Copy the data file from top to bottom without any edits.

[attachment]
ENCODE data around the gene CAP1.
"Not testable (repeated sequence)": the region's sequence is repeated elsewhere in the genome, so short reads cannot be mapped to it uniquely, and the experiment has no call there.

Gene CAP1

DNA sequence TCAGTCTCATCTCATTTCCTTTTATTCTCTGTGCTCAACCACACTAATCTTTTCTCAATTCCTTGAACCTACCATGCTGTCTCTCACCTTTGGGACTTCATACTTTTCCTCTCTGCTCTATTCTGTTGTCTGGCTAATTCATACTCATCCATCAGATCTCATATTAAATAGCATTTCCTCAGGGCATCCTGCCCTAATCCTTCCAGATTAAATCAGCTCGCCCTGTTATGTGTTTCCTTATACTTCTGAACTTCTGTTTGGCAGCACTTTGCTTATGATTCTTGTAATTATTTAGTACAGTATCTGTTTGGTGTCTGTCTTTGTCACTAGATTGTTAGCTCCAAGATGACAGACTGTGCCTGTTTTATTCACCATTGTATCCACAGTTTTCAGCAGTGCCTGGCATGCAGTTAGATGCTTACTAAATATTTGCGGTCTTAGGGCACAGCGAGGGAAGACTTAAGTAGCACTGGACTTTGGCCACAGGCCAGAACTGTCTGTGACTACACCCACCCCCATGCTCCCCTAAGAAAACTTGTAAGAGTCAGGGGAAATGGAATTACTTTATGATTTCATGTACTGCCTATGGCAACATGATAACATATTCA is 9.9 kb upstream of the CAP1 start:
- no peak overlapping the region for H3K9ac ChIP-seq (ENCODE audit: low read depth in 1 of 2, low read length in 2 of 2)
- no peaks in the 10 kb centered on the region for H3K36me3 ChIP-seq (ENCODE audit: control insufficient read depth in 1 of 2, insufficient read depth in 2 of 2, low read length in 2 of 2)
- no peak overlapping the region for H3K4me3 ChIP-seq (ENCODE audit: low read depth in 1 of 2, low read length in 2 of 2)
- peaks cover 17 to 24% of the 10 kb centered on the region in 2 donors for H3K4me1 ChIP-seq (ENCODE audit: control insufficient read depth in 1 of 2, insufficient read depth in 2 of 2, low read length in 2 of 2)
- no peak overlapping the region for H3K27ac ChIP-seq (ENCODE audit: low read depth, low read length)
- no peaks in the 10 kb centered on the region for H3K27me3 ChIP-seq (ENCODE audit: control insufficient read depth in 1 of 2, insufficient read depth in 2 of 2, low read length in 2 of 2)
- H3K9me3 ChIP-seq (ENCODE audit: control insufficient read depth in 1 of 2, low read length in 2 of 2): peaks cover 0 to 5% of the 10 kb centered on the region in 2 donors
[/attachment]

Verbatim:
ENCODE data around the gene CAP1.
"Not testable (repeated sequence)": the region's sequence is repeated elsewhere in the genome, so short reads cannot be mapped to it uniquely, and the experiment has no call there.

Gene CAP1

DNA sequence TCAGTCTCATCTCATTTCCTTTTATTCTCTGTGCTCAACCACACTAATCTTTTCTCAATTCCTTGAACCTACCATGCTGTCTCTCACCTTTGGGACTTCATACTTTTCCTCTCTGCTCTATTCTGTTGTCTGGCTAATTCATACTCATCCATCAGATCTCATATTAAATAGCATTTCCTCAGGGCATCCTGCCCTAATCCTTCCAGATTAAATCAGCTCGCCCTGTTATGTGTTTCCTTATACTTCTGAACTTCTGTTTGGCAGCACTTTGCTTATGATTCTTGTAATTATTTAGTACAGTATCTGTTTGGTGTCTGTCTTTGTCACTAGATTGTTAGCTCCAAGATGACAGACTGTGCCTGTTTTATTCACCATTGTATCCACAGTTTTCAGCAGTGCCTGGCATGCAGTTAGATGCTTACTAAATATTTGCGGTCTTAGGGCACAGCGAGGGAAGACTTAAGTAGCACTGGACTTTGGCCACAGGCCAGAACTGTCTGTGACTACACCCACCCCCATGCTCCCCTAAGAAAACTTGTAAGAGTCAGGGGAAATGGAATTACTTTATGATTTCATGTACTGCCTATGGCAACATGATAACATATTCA is 9.9 kb upstream of the CAP1 start:
- no peak overlapping the region for H3K9ac ChIP-seq (ENCODE audit: low read depth in 1 of 2, low read length in 2 of 2)
- no peaks in the 10 kb centered on the region for H3K36me3 ChIP-seq (ENCODE audit: control insufficient read depth in 1 of 2, insufficient read depth in 2 of 2, low read length in 2 of 2)
- no peak overlapping the region for H3K4me3 ChIP-seq (ENCODE audit: low read depth in 1 of 2, low read length in 2 of 2)
- peaks cover 17 to 24% of the 10 kb centered on the region in 2 donors for H3K4me1 ChIP-seq (ENCODE audit: control insufficient read depth in 1 of 2, insufficient read depth in 2 of 2, low read length in 2 of 2)
- no peak overlapping the region for H3K27ac ChIP-seq (ENCODE audit: low read depth, low read length)
- no peaks in the 10 kb centered on the region for H3K27me3 ChIP-seq (ENCODE audit: control insufficient read depth in 1 of 2, insufficient read depth in 2 of 2, low read length in 2 of 2)
- H3K9me3 ChIP-seq (ENCODE audit: control insufficient read depth in 1 of 2, low read length in 2 of 2): peaks cover 0 to 5% of the 10 kb centered on the region in 2 donors